Sunday, February 26, 2012


Good intentions pave the road to hell -- and the road to the landfill.

Every trading-card set proposed to us by a stone-cold sober Sy Berger wannabe contained flashes of nobility. Even baseball cards in cans.

(Of course, no one ever came up to us and said, “We want to do a parody set called Pukey-Mon.” Because we would have rapped him in the beezer.)

Take for example Skybox-neè-Impel U.S. Olympicards from 1992.

SkyBox: noble cardmaker. Well-intentioned company dripping with talent: Frank O’Connell, Bill Bordegon, Scott McCauley, Sherry Wallace, Allan Caplan, Keith Wood, Ken Baroff, Doug Drotman, George White, Martha Modlin, et many al. They made wonderful trading cards, and just because most of their cards currently lack monetary value does not diminish their accomplishments one whitlet.

The Olympics: noble sporting event ... blood doping, drug use, cheating, hermaphroditic polymorphism, racism, nationalistic jingoism, and terrorist acts notwithstanding. In the pantheon of sport, basically noble.

So, noble people from a noble company made a noble set for a noble sport. They negotiated countless individual deals with estates of athletes and licensing firms whose valuations of their clients’ worth ranged from mildly inflated to Hindenburgian. They set a not unsubstantial pile of cash in front of the U.S. Olympic Committee, whose altruistic taste for not unsubstantial piles of cash knows few bounds. If Caligula ever worked for a non-profit, it would have been the U.S. Olympic Committee.

And, of course, nobody bought the cards.

With the 2012 London Olympics fast approaching and a summer of drug use, cheating, hermaphroditic polymorphism, and Topps Olympic trading cards staring us in the face -- just your typical Lindsay Lohan summer -- I thought it might be useful to delve into the curriculum of the George Santayana School of Marketing and revisit a lesson from the past people (people who work for Topps, especially) have mindfully ignored.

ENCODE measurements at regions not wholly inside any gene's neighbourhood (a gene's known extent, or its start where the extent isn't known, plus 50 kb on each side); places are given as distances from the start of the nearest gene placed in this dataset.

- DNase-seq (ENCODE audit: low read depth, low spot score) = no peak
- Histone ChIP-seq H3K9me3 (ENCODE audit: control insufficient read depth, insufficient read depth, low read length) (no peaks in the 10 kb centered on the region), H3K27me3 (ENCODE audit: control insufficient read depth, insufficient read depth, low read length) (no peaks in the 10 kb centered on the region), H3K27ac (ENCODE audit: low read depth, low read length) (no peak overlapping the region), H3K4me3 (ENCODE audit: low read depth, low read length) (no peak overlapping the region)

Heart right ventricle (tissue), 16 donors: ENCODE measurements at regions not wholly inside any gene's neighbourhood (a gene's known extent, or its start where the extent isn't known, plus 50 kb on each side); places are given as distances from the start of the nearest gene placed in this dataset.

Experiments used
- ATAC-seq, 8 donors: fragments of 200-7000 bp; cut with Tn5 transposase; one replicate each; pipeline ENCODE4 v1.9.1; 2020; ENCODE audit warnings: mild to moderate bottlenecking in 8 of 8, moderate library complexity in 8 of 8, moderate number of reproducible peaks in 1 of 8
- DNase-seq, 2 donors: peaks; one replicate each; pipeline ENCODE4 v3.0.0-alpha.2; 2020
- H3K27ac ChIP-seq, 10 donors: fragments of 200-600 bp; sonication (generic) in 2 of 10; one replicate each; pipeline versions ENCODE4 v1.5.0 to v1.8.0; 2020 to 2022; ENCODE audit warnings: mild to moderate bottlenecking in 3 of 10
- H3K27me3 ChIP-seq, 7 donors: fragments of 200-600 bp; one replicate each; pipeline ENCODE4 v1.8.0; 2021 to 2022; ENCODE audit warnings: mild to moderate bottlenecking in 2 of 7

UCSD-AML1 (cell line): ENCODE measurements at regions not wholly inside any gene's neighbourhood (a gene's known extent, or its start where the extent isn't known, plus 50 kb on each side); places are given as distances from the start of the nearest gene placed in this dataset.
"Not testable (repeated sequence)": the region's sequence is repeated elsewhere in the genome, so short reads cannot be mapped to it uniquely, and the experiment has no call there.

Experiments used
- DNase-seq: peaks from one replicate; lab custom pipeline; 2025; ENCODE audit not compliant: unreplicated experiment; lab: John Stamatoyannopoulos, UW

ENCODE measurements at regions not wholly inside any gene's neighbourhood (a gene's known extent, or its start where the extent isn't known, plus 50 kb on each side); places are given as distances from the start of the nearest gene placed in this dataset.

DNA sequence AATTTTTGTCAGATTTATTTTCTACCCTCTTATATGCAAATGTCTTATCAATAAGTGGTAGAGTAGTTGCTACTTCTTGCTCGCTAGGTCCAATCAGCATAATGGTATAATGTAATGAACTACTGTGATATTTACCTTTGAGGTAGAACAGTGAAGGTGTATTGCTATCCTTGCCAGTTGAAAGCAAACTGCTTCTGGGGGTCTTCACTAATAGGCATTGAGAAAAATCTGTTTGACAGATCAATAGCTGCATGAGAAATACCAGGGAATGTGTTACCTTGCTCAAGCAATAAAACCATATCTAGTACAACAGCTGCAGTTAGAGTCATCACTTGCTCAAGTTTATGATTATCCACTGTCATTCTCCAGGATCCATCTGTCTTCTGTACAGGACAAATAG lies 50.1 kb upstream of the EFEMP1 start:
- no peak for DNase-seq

If it ain’t one of the Big Four sports, and you’re not willing to make bupkis on the deal, don’t bother.

In retrospect, the 1992 U.S. Olympic set was about as good as non-Big-Four sports cards could get. The 90-card Hall of Fame set spotlighted über-worthy all-time greats like Jesse Owens and Wilma Rudolph, with room at the inn for Bruce Jenner Kardashian. The 110-card Hopefuls set included the one-and-only-original Dream Team as well as a young bike racer named Lance Armstrong. There was silver foil, and full-color backs, and some rudimentary chase – in short, everything it took to sell a trading-card set in 1992, except for: baseball, hockey, football, and basketball.

Okay, there was some basketball -- a one-in-10 chance of getting an accept-no-substitutes, one-and-only-original Dream Team card. (Four years later, SkyBox almost made back its USOC nut on Dream Team sets and subsets. Almost.) There were no baseball players in the SkyBox U.S. Olympics set. Topps had Team USA, Barry Larkin, Jim Abbott and the gang, an honor that cost the Sy Berger Bunch a different not-unsubstantial pile of cash set before the U.S. Baseball Congress or some other tangentially involved licensing body. There were no football players in the Olympics set (except for Jim Thorpe), for obvious reasons.